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PUC order could bring wind and solar projects to standstill in Idaho 

Credit:  By Rocky Barker, Idaho Statesman, www.magicvalley.com 8 February 2011 ~~

The Idaho Public Utilities Commission dropped the size limits for wind and solar plants that will qualify for a fixed price.

But the commission allowed biomass, geothermal and small hydro energy projects to still get the rate authorized by the federal Public Utilities Regulatory Policy Act. It also said its decision to drop the cap for wind and solar projects from 10 megawatts to 100 kilowatts is temporary until it can address the strain the projects place on the transmission systems of the three public utilities that asked for the change, Idaho Power, Rocky Mountain Power and Avista.

The Northwest & Intermountain Power Producers Coalition, which represents companies operating and developing more than 6,500 megawatts of power capacity in Idaho, Oregon and Washington, said the decision will bring their job-creating developments to a standstill.

“We believe the commission based its conclusions on a flawed interpretation of its own procedure and a faulty reading of Federal Energy Regulatory Commission policy,” said Robert Kahn, NIPPC’s executive director.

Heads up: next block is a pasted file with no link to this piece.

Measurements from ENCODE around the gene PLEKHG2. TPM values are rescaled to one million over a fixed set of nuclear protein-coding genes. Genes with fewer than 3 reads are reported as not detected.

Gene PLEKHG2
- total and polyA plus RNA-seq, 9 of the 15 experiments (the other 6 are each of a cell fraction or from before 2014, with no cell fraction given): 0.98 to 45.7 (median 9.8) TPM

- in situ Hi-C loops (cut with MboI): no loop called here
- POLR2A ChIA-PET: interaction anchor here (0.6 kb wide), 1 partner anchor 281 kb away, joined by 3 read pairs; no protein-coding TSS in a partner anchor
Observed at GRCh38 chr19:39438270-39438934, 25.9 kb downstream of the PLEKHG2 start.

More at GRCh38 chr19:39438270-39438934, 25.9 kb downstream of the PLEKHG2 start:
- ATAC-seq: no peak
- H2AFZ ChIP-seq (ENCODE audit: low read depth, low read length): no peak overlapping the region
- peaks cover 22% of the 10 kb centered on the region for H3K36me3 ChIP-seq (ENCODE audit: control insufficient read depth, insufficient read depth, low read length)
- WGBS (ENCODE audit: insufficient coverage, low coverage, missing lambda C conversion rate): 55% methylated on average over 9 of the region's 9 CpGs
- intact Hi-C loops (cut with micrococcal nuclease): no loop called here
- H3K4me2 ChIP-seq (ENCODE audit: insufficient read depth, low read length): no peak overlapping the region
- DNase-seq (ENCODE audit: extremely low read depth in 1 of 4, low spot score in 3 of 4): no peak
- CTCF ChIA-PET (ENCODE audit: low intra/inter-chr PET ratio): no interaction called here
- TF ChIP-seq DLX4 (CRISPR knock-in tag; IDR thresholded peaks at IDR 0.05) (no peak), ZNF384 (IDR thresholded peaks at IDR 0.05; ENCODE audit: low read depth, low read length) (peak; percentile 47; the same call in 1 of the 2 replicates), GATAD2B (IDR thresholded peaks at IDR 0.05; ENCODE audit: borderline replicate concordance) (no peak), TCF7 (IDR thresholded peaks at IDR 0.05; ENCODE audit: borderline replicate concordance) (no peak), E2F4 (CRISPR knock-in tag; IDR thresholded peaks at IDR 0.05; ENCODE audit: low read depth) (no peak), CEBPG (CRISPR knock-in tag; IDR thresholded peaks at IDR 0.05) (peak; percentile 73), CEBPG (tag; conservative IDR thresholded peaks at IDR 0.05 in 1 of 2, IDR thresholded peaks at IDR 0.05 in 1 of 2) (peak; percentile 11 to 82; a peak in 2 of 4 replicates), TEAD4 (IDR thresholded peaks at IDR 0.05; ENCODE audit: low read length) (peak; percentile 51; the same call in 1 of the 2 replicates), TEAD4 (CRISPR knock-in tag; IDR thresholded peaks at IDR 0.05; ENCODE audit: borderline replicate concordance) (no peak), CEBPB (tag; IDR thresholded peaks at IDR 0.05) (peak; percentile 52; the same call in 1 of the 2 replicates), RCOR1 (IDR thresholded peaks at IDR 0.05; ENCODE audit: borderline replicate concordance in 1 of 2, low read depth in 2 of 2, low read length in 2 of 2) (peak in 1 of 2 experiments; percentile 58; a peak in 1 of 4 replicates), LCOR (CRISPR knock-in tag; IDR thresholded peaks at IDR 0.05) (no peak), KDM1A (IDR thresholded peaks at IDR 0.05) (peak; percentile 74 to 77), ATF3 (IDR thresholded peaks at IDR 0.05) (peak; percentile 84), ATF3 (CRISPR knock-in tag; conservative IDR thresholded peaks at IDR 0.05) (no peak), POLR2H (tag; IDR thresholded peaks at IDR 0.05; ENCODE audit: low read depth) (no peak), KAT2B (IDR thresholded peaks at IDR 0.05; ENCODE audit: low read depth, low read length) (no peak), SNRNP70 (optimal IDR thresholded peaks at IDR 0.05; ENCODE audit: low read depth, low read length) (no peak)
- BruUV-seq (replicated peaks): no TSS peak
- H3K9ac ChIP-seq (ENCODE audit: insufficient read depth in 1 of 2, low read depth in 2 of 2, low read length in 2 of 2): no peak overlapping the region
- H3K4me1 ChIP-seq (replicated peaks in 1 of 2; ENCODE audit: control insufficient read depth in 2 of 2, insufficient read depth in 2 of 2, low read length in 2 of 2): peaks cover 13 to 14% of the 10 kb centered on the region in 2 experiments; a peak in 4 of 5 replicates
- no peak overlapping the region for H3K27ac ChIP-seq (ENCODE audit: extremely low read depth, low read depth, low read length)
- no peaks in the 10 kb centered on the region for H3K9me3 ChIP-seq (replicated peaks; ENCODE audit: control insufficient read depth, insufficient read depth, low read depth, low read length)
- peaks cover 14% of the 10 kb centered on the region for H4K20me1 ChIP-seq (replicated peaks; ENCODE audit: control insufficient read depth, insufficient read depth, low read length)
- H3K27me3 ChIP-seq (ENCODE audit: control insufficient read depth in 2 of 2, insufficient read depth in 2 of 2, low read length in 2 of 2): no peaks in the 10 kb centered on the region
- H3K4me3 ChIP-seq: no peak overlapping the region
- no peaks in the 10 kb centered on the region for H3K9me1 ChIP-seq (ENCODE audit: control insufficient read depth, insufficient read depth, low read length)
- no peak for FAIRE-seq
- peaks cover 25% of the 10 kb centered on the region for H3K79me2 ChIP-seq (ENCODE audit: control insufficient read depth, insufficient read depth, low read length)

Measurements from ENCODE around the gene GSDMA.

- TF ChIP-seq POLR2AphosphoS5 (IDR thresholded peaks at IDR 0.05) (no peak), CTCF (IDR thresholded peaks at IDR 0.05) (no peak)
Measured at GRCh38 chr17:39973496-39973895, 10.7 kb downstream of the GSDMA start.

Idaho Power officials have said wind companies still can negotiate on rates without the 10 megawatt limit. The utilities argued that the rapid development of especially wind power presented reliability challenges to them.

The commission said in its order issued late Monday that the utilities have made a convincing case to temporarily reduce the eligibility cap for wind and solar projects only until these issues can be resolved.

“It is not the commission’s intent to push small wind and solar projects out of the market,” the commission said.

It told the utilities, developers and other parties to schedule an informal meeting within 10 days to gather evidence before a technical hearing in May.

Source:  By Rocky Barker, Idaho Statesman, www.magicvalley.com 8 February 2011

This article is the work of the source indicated. Any opinions expressed in it are not necessarily those of National Wind Watch.

The copyright of this article resides with the author or publisher indicated. As part of its noncommercial educational effort to present the environmental, social, scientific, and economic issues of large-scale wind power development to a global audience seeking such information, National Wind Watch endeavors to observe “fair use” as provided for in section 107 of U.S. Copyright Law and similar “fair dealing” provisions of the copyright laws of other nations. Send requests to excerpt, general inquiries, and comments via e-mail.

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